- 1 UNITED STATES COURT OF APPEALS FOR THE SIXTH CIRCUIT
- 2 ON APPEAL FROM THE UNITED STATES DISTRICT COURT FOR THE EASTERN DISTRICT OF MICHIGAN
- 3 TABLE OF CONTENTS
- 4 TABLE OF AUTHORITIES
- 5 CERTIFICATE OF INTERESTED PERSONS AND CORPORATE DISCLOSURE STATEMENT
- 6 INTERESTS OF THE AMICUS CURIAE
- 7 IMPORTANCE OF THE DECISION IN THIS CASE
- 8 ARGUMENT
- 9 CERTIFICATE OF SERVICE
UNITED STATES COURT OF APPEALS
FOR THE SIXTH CIRCUIT
and ST. MARTIN’S PRESS, INCORPORATED,
MICHICAN DOCUMENT SERVICES, INC.,
and JAMES M. SMITH,
ON APPEAL FROM THE UNITED STATES DISTRICT COURT
FOR THE EASTERN DISTRICT OF MICHIGAN
COUNSEL FOR AMICUS CURIAE FOLLETT CORPORATION:
Raymond J. Kelly
Bart A. Lazar
Joshua R. Rich
Seyfarth, Shaw, Fairweather & Geraldson
55 E. Monroe, Suite 4200
Chicago, Illinois 60603
May 17, 1996
TABLE OF CONTENTS
- I. ALLOWING MICHIGAN DOCUMENT SERVICES AND OTHERS
TO PUBLISH SUBSTANTIAL EXCERPTS FROM COPYRIGHTED
WORKSWITHOUT PERMISSION WILL ELIMINATE THE
INCENTIVE TO CREATE NEW WORKS
- II. COURSEPACK PUBLICATION IS A COMMERCIAL USE
- III. CONCLUSION: EQUITY REQUIRES A FINDING OF INFRINGEMENT
Ignore Heading – Content
- Fox Film Corporation v. Doyal,
286 U. S. 123 (1932) . . . . . . . . . . . . . . . . . . . . . . . . . . . . . . . . . . . . . . . . . . Page 6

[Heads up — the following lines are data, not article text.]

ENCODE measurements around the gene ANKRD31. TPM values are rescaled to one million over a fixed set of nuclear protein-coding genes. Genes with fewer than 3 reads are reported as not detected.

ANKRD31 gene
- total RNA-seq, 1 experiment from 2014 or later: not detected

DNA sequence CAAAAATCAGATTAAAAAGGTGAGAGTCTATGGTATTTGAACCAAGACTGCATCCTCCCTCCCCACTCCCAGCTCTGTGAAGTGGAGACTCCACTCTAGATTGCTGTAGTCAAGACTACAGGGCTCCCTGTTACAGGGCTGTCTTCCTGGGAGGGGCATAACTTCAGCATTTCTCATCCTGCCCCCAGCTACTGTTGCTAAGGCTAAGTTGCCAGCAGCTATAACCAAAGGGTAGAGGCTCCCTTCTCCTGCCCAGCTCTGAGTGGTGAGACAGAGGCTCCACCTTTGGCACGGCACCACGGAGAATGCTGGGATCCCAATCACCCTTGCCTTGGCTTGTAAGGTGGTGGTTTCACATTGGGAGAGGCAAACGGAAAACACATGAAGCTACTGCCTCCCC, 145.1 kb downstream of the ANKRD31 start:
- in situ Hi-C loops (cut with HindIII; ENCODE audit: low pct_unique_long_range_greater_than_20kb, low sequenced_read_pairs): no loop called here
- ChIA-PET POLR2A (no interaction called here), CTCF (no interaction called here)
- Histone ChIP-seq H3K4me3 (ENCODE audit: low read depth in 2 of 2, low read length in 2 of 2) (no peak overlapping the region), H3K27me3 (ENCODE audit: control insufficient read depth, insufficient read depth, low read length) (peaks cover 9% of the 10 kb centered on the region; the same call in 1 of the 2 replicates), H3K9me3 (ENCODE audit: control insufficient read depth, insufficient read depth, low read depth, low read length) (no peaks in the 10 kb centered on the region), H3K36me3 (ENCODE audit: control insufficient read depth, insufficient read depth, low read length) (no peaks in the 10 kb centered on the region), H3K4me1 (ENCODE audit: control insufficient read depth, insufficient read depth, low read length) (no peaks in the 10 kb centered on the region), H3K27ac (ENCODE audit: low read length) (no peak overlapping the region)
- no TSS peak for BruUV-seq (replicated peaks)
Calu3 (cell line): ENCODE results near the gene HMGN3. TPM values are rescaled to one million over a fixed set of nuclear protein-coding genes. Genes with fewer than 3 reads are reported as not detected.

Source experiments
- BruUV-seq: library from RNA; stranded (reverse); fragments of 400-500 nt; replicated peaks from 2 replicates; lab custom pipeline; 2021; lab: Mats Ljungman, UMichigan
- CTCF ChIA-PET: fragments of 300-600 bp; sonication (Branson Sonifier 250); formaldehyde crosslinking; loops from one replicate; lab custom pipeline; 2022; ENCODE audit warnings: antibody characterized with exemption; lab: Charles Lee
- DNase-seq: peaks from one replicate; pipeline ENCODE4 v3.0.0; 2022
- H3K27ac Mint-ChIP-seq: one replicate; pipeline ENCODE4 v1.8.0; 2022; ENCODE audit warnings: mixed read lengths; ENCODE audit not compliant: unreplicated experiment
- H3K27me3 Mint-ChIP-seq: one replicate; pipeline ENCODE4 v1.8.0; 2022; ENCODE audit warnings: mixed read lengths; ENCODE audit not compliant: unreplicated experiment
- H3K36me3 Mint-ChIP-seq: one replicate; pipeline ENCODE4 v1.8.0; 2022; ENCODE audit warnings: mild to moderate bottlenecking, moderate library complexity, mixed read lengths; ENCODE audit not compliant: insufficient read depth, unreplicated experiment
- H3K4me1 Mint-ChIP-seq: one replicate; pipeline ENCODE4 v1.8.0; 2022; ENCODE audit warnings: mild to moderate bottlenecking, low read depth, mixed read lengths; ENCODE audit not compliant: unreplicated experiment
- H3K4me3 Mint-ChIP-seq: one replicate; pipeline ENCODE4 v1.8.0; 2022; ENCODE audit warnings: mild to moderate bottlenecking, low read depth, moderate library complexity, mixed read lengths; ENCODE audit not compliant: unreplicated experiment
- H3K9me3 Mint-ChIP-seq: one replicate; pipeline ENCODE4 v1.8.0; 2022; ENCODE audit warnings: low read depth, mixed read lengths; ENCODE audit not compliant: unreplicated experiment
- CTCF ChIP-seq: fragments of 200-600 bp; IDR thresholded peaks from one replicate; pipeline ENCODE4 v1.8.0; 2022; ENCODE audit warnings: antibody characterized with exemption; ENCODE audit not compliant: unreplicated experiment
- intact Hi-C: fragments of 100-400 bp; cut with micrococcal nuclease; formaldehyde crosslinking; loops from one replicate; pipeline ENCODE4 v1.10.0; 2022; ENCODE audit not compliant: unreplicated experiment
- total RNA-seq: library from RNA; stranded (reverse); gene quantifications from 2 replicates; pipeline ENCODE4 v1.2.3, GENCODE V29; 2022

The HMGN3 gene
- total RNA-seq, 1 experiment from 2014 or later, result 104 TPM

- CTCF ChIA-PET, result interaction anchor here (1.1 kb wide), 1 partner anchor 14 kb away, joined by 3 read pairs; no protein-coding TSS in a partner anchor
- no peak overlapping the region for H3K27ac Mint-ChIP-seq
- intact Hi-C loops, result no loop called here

- Harper & Row, Publishers, Inc v. Nation Enterprises,
471 U.S. 539 (1985) . . . . . . . . . . . . . . . . . . . . . . . Page 8
- Mazer v. Stein,
347 U.S. 201(1954) . . . . . . . . . . . . . . . . . . . . . .Page 6
- Princeton Univ. Press v. Michigan Document Servs., Inc.,
855 F. Supp. 905 (E. D. Mich. 1994) . . . . . . . . . . . . . . . . . . . . . . . Page 7
- Sony Corp. v. Universal City Studios. Inc.,
464 U.S. 417 (1984) . . . . . . . . . . . . . . . . . . . . . . . . Page 7
- Weissmann v. Freeman,
868 F. 2d 1313 (2d Cir.), cert. denied , 493 U. S. 883
(1989) . . . . . . . . . Page 8
- U. S. Const. Art. I, § 8, cl. 8. . . . . . . . . . . . . . . . . . . . . . . . . Page 6
Ignore Heading – Content
CERTIFICATE OF INTERESTED PERSONS AND
CORPORATE DISCLOSURE STATEMENT
INTERESTS OF THE AMICUS CURIAE
Follett’s divisions are engaged in producing and disseminating a wide variety of educational materials. One division, Custom Academic Publishing Company (“CAPCO”), specializes in creating and publishing coursepacks. CAPCO works with professors at colleges and universities around the country in compiling, preparing, requesting and obtaining permissions from copyright owners, paying licensing fees and reproducing copyrighted materials for coursepacks. CAPCO has published coursepacks for over five years and is one of the largest publishers of coursepacks in the United States. CAPCO and Follett College Stores are in the same publication and distribution business as Michigan Document Services.